Spring and Summer Foraging

02/06/21 | By Mabh Savage

Spring and Summer Foraging

Whether you’re jumping back into social life or retaining your hermit status this year (it’s a little of each, for me) there’s every reason to take a trip to your local woods, park, or even just a wander around your back garden and see what edible plants are available.

To be honest, I don’t always pick anything. I just love discovering what treats are hiding in the hedgerows, and relishing (pun intended) the thought that should we ever struggle to get to the shops for any reason, I could feed us fairly substantially from stuff growing all around us. Here are 3 of my favourite edible plants and why I love them.


I mean,they’re just everywhere, right? Certainly here in the north of England, anyway. They’re an important first food for bees, so if you do pick them, try and wait at least a week after you see the first blooms. Young dandelions leaves make an excellent addition to salads, and are packed with potassium whilst also being useful as a diuretic. The flowers can be used to infuse oils, or made into a delicious country wine.

Jack by the Hedge

One of my favourite plants, this biennial has taken over a patch in my garden, self-seeding well enough to provide me with flowers every year. The caterpillars of the orange tip butterfly feed on Jack by the Hedge, and tiny parasitic wasp lava feed on the caterpillars, so there’s a whole lot going on here!

Jack by the Hedge is also called Garlic Mustard, because of its piquant and somewhat peppery flavour. The leaves blend up nicely to make a pesto-like sauce that’s ideal for pasta.

Watch me wax lyrical about Jack by the Hedge in this video shared by the Pagan Federation.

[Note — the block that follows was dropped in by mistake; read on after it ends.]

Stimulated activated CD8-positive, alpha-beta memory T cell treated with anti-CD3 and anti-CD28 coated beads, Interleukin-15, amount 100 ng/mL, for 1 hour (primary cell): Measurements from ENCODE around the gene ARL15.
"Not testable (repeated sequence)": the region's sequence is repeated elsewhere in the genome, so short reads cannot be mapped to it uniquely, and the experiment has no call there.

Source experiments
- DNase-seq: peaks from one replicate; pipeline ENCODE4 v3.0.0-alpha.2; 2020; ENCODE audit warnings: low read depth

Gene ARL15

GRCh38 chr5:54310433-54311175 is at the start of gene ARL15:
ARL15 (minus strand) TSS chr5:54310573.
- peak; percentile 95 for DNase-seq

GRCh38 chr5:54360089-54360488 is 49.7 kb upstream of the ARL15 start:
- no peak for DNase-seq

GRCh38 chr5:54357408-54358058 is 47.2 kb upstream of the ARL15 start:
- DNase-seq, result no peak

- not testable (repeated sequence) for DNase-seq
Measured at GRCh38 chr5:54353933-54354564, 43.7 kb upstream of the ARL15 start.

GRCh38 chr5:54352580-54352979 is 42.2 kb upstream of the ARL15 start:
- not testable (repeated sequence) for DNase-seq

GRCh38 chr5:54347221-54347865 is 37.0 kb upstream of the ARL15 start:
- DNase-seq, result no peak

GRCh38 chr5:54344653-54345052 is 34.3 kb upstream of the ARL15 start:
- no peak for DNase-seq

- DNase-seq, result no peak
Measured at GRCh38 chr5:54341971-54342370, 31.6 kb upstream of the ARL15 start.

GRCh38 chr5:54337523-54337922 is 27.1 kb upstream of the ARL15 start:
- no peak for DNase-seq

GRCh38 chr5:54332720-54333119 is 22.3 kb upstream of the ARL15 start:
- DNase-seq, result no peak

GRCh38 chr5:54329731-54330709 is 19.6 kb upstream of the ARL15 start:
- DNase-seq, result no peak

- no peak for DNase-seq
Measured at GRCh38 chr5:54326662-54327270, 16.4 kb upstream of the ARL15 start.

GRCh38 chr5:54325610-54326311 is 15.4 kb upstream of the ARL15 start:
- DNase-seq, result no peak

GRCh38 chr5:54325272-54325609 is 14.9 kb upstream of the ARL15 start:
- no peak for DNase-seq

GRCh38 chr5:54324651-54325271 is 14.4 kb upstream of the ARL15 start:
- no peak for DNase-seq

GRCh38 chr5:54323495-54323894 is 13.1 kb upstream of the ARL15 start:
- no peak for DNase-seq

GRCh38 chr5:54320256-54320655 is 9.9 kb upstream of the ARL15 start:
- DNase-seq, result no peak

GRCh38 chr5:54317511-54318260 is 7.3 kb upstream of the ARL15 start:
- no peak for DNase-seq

Elderflowers and Elderberries

The Elder tree is sacred to many folks, and it certainly is to me. Irish folklore states that harming and particularly burning elder is bad luck, particularly for cattle farmers. However, Elder may have been used to help stoke fires, by blowing through a branch which is easily hollowed out thanks to the soft pith within. As a general (actually pretty specific and strict) rule, I don’t break anything off the elder tree except the flowers and berries, and even then I only take a few from each tree. We’re lucky enough to have plenty available round our way.

The flowers can be fried into fritters, or used to make cordial or wine. Our kids adore the cordial and we always pick enough to make two batches as it doesn’t last very long in our house at all!

Elderberries are astringent and antiviral, and thanks to a good friend and her special recipe, I make a lovely tonic which helps fight off winter colds.

For me, the key to mindful foraging is to genuinely only take what you need and will use. This avoids wastage, but even more crucially, ensures there is enough of the plant left for the local wildlife. Birds rely on berries and the insects that come to feed on flowers, as do small mammals, so never strip a tree bare or pick all the flowers in one area. Take little and often, and say thank you.

Never take alternative or complementary therapies without consulting your doctor. Never pick and eat any plant without a confident identification. If in doubt, leave it out!

All images copyright Mabh Savage. Follow Mabh on Twitter, Instagram or her website.


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